• In The Faculty, Mr. Tate starts history class by repeating the prior week's lecture from chapter 4, espousing the values of conformity among the masses for the purposes of establishing a unified state. Stan is quick to remind him that they were on chapter 5 instead, which is about individual action in society. In this case, it's Mr. Tate himself who's the subject of the foreshadowing as much as the content of his lecture — he and the other teachers are controlled by alien Puppeteer Parasites who are trying to assimilate humanity.
  • The Final opens with a high school history teacher describing how the Han Dynasty would sometimes leave their defeated enemies alive, disfiguring them in order to serve as an example to those who would oppose them. Guess what a group of pissed-off teen outcasts do with this knowledge...
  • This is how we learn the main complication in Give My Regards to Broad Street — in a board meeting.
  • Harrison Bergeron: A surprise class quiz is used to explain just how the US got to be the dystopian nightmare it's become, by the teacher asking questions of her students and them providing answers, with her confirming or correcting them to fill the viewer in.
  • Subverted amusingly in Indiana Jones and the Last Crusade. Dr. Jones is showing giving a lecture on archaeology, but he merely makes the point that archaeology is not about journeying to exotic lands and following ancient maps to lost cities, "and X never, ever marks the spot." Since this is Indy, however, he definitely does not go on to practice what he teaches — and he even references the lecture later with a wry grin when it turns out that X does mark the spot after all.
  • In Knowing, Nicholas Cage's character gives some basic information about the sun and the fate vs. free will philosophies during his college lectures.
  • MonsterVerse:
    • Godzilla: After Hokmuto escapes from Janjira, Drs. Serizawa and Graham give Ford an exclusive lecture in a makeshift boardroom to fill him in on what the hell he's been caught up in. The doctors explicitly confirm what the movie's opening heavily implied about the nuclear bomb tests in the 50s, and they detail the origins of Monarch, the MUTOs, and this movie's new incarnation of Godzilla.
    • Godzilla: King of the Monsters: Early in the movie, Dr. Graham gives a briefing to the Monarch top brass, the G-Team and Mark in a boardroom complete with slides and videos on a wall; revealing to them (and the audience) what happened to Mothra after Jonah's assault on Outpost 61, and who Alan Jonah is.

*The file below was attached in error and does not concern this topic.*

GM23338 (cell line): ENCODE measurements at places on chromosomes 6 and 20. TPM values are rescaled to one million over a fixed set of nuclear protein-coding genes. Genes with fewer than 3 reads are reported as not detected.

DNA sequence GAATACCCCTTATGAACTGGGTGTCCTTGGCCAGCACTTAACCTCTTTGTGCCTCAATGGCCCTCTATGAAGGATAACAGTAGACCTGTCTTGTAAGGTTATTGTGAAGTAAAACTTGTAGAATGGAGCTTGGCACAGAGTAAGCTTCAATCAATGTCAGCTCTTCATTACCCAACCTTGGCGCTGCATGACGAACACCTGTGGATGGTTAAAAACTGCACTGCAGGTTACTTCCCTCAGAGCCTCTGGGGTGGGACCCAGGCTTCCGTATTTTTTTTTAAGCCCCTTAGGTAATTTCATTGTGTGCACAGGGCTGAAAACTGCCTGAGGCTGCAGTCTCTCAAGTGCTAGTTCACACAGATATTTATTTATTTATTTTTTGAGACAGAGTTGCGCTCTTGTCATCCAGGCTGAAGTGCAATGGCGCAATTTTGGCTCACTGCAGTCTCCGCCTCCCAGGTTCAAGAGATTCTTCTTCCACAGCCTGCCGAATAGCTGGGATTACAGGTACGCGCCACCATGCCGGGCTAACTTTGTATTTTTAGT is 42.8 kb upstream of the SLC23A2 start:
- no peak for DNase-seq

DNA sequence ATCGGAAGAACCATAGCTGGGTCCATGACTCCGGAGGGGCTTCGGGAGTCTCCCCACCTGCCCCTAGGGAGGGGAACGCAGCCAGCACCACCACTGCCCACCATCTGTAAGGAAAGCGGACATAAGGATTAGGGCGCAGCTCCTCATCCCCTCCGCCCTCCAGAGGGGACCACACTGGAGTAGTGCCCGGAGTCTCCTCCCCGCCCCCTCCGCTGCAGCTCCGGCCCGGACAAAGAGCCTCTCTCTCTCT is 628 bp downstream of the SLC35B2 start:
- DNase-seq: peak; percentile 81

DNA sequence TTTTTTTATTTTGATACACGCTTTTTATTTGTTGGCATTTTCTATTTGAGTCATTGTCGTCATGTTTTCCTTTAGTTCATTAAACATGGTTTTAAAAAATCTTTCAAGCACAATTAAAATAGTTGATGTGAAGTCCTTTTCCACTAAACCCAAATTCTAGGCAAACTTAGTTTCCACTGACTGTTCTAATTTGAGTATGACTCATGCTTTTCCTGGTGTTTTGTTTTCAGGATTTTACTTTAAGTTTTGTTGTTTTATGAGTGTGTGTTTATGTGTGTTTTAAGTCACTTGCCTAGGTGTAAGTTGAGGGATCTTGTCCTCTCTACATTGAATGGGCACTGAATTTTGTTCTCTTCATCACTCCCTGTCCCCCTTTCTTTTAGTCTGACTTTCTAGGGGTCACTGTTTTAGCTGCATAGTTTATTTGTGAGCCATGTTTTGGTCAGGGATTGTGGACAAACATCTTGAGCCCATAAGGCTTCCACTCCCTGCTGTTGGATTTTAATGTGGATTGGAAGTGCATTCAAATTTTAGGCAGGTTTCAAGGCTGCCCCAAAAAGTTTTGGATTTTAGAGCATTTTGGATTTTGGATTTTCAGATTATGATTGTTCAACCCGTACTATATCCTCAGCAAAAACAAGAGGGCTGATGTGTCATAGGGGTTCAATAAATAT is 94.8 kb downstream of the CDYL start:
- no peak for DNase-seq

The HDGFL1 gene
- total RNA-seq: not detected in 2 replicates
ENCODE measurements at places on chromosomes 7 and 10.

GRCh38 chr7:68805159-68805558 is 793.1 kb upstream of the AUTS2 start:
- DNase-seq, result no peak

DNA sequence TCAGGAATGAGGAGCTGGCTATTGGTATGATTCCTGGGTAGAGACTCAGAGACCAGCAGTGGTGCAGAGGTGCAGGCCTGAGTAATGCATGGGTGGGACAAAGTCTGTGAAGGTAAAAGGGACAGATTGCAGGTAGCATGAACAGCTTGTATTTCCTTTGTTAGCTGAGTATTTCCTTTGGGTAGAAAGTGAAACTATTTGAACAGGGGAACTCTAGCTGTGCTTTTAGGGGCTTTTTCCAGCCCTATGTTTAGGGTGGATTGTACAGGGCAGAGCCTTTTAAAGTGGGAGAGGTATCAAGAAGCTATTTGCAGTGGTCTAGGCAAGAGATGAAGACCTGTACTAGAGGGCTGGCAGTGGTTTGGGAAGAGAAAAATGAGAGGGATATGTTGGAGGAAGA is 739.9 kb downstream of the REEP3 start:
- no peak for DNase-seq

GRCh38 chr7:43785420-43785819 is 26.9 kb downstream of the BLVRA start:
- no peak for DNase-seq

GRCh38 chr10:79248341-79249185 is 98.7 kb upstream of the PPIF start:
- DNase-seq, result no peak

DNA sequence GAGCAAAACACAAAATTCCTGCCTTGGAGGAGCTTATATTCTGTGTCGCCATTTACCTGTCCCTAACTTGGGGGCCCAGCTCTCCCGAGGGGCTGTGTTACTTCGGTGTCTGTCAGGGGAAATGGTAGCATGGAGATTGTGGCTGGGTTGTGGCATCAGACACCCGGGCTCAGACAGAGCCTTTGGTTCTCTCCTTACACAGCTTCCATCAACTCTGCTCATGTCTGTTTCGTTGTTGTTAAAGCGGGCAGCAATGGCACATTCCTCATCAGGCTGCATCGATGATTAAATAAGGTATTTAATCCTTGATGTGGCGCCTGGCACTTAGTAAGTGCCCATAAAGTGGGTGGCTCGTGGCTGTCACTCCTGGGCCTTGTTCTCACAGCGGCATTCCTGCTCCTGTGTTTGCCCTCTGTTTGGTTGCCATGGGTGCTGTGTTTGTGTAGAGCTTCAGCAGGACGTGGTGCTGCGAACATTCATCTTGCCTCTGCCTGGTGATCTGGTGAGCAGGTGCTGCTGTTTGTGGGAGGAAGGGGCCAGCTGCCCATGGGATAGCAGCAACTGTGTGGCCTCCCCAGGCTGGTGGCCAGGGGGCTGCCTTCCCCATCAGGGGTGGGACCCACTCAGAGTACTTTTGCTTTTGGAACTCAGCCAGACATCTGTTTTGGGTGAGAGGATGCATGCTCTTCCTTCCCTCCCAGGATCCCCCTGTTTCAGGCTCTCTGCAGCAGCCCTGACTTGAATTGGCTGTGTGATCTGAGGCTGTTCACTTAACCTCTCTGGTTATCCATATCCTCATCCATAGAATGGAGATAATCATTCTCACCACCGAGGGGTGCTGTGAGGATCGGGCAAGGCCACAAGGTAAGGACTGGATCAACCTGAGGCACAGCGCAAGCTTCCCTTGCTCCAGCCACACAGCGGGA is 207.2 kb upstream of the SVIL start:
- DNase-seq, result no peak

• The Rite has Father Lucas explaining the basics of exorcism in lectures at the beginning of the film.
  • Saving Leningrad: The audience learns all it needs to know about the military situation around Leningrad (the Nazis have cut off land access to the city, the city will soon run out of food, and the Russians are desperately trying to evacuate civilians across Lake Ladoga by ship) via a German military briefing early in the film.
  • Serenity starts out with one of these (a teacher giving a history lecture to a group of young children).
    • It isn't clear from the very beginning due to the matryoshka-doll-like Framing Devices at work, though.
  • Shattered Glass is about former journalist Stephen Glass and his now-notorious career as a fabulist for The New Republic. It includes as a Framing Device several scenes in which Glass is telling a class of journalism students about his career for TNR. Besides presenting basic plot exposition, Glass' talk explains the fact-checking process at a magazine and illustrates how Glass got away with his fictions (in short: the main fact source was the reporter's notes, which Glass fabricated).
  • In Species, Fitch gives a lengthily exposition of the SETI project and the failed DNA experiment to the summoned group in his boardroom.
  • Stargate opens up with Daniel Jackson giving a lecture on why he believes the ancient Egyptians did not build the great pyramids. The people listening to him all walk out at the ridiculousness of the theory. In a radical plot twist that surprises no one, he was right.
  • The Sure Thing gives us wise and funny if eccentric Professor Taub, who closes her first onscreen lecture with the theme of the entire picture, "Life is the ultimate experience, and you have to live it to write about it." Even better, her in-class analysis of Gib's and Alison's work pinpoint their respective weaknesses and strengths — Gib is incredibly imaginative but too out of control, Alison is amazingly analytical but too much in control. Finally, her reading of Gib's work at the end of the picture resolves the conflict between Gib and Alison and gives the film its Happy Ending.
  • Older Than They Think: This trope shows up in The Testament of Dr. Mabuse from 1933.
  • Early in Titanic (1997), one of the characters demonstrates a computer-generated simulation of how the Titanic was damaged and eventually sank (sped up greatly). When we flash back to the actual sinking, the audience knows exactly what is happening to the ship, and the characters don't need to comment on what's going on (and often are fairly ignorant of anything other than a generalized "the ship is sinking!").
  • Transformers Film Series:
    • A class presentation but one not from a teacher, Sam attempting to sell his stuff at Show and Tell in Transformers when told to give a lecture on his ancestors as part of his grade. However, he is distracted by Megan Fox doing that weird thing she does with her teeth.